It's been a difficult couple of days for me in the blogosphere.
First, through Bitten, I found this article by Tom Lee, which takes Alice Waters to task for elitism relating to her proposal for school lunch programs. Let's start with Bittman's comment: "...we forget that most people in the United States neither know nor care about such things, and that a large percentage of those are not, in general, eating well." I get what he's saying: we foodies can get a bit "precious" about our food. But I also have real problems with the thinking that, just because people don't know or care, we shouldn't try to raise awareness, fight for the integrity of school lunches, and share our passion with any who will listen. When it becomes elitist is when someone - let's take Bittman as an example - sits in their fancy kitchen, waxes poetic about organic school lunches, but doesn't actually do any real work to make it so. By definition, I am an elitist. Alice Waters is not. She has done the real work.
I get what Tom Lee is saying and I did agree with him that Waters is shooting for the moon and we might want to think more practically. BUT I don't think she's "dicking around" by using terms like "organic" and "locally produced". Not only that, but I resent his saying so. She's done most than the rest of us with the Edible Schoolyard, proving that it's viable and it can make a difference. And I have real problems with a system that has made "organic" and "locally produced" so difficult to procure: why should these be the hallmarks of the elite and pretentious? They shouldn't be. Alice Waters is right. I could really go off on this for ages, but I fear that I have already proved that I can't be terribly articulate about these sorts of things. But do read the article and think for yourself about it. Because I think we can all agree this isn't going away anytime soon.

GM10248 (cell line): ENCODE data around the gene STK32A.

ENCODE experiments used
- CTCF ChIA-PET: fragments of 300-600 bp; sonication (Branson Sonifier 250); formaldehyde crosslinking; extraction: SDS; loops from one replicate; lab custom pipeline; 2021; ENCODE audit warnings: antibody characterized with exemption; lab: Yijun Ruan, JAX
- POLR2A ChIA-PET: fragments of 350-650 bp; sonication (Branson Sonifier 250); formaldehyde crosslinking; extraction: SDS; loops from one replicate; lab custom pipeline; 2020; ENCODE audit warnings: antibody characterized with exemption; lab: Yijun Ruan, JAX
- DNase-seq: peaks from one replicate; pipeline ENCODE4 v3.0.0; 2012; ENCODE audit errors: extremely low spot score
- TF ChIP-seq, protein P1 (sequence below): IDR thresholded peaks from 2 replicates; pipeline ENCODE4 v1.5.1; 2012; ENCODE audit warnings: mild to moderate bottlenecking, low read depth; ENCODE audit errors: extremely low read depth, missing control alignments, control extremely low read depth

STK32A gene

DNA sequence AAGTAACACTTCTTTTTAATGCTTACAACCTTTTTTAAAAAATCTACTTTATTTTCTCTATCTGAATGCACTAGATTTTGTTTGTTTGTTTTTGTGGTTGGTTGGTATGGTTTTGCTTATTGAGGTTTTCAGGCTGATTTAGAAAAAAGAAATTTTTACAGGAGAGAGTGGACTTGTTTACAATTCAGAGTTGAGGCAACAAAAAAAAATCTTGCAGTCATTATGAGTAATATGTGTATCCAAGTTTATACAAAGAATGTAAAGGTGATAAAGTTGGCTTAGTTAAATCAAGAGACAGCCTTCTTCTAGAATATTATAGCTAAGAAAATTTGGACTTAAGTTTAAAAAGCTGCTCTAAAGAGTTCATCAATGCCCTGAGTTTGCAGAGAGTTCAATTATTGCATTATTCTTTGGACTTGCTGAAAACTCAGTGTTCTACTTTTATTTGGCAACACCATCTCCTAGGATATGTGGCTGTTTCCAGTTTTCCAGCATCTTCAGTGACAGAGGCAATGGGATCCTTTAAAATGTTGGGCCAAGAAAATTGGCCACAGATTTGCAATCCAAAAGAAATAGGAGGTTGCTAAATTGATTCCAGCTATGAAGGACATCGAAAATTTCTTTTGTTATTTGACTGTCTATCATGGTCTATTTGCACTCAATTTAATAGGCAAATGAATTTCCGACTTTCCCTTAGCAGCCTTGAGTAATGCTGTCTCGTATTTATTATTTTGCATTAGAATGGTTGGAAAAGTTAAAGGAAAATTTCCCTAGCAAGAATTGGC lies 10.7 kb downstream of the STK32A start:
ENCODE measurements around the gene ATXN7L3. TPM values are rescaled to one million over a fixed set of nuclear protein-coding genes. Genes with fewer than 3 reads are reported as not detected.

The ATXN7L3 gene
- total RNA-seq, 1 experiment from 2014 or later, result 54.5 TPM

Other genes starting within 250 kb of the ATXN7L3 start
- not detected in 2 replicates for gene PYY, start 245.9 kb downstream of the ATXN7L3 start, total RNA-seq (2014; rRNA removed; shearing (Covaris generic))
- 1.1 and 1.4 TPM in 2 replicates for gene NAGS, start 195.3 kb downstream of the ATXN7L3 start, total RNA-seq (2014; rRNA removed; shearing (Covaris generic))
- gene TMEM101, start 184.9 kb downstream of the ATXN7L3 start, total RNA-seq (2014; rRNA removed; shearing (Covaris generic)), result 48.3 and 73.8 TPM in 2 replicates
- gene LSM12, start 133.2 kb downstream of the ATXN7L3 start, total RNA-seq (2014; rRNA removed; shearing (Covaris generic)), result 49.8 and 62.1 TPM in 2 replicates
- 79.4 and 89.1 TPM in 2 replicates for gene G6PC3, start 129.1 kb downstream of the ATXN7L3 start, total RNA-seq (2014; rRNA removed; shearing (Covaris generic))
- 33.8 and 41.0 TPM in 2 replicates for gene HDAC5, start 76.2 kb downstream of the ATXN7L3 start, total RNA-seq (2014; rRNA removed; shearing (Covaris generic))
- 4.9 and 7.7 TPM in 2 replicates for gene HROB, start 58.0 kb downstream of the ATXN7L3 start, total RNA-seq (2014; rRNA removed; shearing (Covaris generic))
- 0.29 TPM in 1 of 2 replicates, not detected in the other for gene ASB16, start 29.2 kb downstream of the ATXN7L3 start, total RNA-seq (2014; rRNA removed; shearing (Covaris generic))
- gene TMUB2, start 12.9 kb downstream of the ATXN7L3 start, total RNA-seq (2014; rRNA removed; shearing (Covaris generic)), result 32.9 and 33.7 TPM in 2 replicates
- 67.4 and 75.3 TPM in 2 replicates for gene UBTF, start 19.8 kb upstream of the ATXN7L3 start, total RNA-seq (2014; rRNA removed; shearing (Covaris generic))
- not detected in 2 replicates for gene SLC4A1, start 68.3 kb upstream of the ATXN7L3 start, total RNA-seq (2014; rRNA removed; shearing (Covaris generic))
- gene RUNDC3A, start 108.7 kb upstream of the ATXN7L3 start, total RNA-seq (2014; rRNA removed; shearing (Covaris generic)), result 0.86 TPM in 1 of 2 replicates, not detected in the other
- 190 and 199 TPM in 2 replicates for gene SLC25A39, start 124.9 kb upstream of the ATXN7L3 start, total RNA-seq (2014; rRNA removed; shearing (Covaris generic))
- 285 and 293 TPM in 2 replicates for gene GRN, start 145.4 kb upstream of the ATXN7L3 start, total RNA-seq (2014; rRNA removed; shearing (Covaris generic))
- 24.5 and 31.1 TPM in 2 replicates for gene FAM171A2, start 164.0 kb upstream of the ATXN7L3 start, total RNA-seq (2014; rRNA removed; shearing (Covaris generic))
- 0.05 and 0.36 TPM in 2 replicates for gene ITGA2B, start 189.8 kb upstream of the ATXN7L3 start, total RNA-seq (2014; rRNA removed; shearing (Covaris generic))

The other article I read was from this week's NYT Dining section: "What's Eating Our Kids? Fears About 'Bad' Foods" by Abby Ellin. It just rubbed me wrong. Or maybe I'm only having one of those weeks... I guess I should have expected some backlash. But it just seems to me that the article is focusing on such an extreme example and holding it up as truth to all us foodies: Beware! Your kids could end up like this! Even the graphic accompanying the article is ridiculously sinister and foreboding. The article is focusing on the sensationalistic, the extreme and the alarmist. I'm disappointed.
Along these same notes, I have had some interesting discussions with Adam lately about drug addicts, religious fanatics, and foodies...and how they're all related. I made some flippant comment about religious zealots being a bit like drug addicts. Adam disagreed, pointing out that, if you were to ask a drug addict, they would probably agree that the whole world should not be addicted to drugs. The difficulty with the fanatical religious folks is that they think everyone should be addicted. Well, there's also a bit of this in the foodie too...and I have to admit there are certainly parallels. I've talked here, here, and here about the "conversion experience" and I totally want everyone else to have one. I don't understand why more people don't care and I desperately want to make them care: if only they could see, they would understand. I want people to see that the life of a foodie is the right one. Definitely parallels, I can't deny it.
I have some book reviews coming up so stay tuned. I promise they'll be frothy and fun...no more of this heavy dwelling. A little less coffee...more Champagne, please!
* Pleeeeeeeease forgive my blog post title. It's a quote from Pump Up the Volume. I couldn't resist.
Read the same articles, and I agree with your reactions.
If we need to rebrand "organic" and "locally produced" into something that's not so close to "Volvo-driving, latte-drinking . . . " then so be it. Global warming had to become climate change, and that was a good thing. It refocused people on a more accurate term.
To focus on those two aspects of food production and consumption is not "dicking around."
Chris and I have been having a similar conversation about food, after reading George Will's column last week about Mary Eberstadt's essay for the Hoover Institution. If you haven't read either, I recommend it.
I loved the idea of a healthy, sustainable school lunch program. Coming from a background of always being on the governmental subsidized free lunch, I think I would have loved to work in the kitchen or a garden in order to earn my lunch. I'm not a foodie, but I do think it would be nice for our kids to have options other than pizza or cheeseburger and fries for lunch.
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